Americans have incredibly varied opinions about technologies that could potentially enhance human health, wellness and abilities. The Pew Research Center surveyed Americas regarding gene editing that would reduce the risk of illnesses in babies, computer implantations that would improve a person’s ability to concentrate and process information, and synthetic blood transfusions that would improve a human being’s speed, strength, and stamina. Most Americans appear to expect and welcome artificial human augmentation or technologies that could aid babies, however, they are not enthusiastic about the prospects of brain chip implants.
Most of those surveyed had some apprehensions about human augmentation, however, at least 81% expect that artificial organs will be the norm by 2066. Only 42% of participants anticipated that scientists would eliminate all birth defects through the manipulation of embryo genes. None of these technologies currently exist, nevertheless many Americans expect that they are entirely feasible enterprises.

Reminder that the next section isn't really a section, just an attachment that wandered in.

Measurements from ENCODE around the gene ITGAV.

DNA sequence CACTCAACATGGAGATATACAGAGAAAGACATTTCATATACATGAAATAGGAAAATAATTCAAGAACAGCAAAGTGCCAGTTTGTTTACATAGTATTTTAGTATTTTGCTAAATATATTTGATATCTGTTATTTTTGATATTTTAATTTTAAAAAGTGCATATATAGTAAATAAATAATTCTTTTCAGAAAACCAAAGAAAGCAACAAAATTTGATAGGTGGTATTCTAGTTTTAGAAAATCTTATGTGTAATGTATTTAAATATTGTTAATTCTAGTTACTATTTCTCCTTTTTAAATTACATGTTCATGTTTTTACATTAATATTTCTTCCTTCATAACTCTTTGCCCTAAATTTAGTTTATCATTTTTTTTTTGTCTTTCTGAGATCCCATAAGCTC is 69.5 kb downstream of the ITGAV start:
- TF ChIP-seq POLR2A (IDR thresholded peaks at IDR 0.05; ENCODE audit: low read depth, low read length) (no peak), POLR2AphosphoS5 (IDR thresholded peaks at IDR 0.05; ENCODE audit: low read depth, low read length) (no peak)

Survey participants anticipated new technologies, but many were not eager to participate them. Almost two-thirds of those who were surveyed would not want an implanted device that would improve their cognitive purposes. 63% would not want synthetic blood substitutes that would improve their physical abilities and roughly 50% approved of any technology that could help babies.
Religious participants were more likely to disapprove of technological enhancements because they could potentially “meddle with nature”. Women were also more likely to be apprehensive about new technologies for the same reasons. Overall, the more permanent the enhancement, the more reluctant Americans were to embrace it.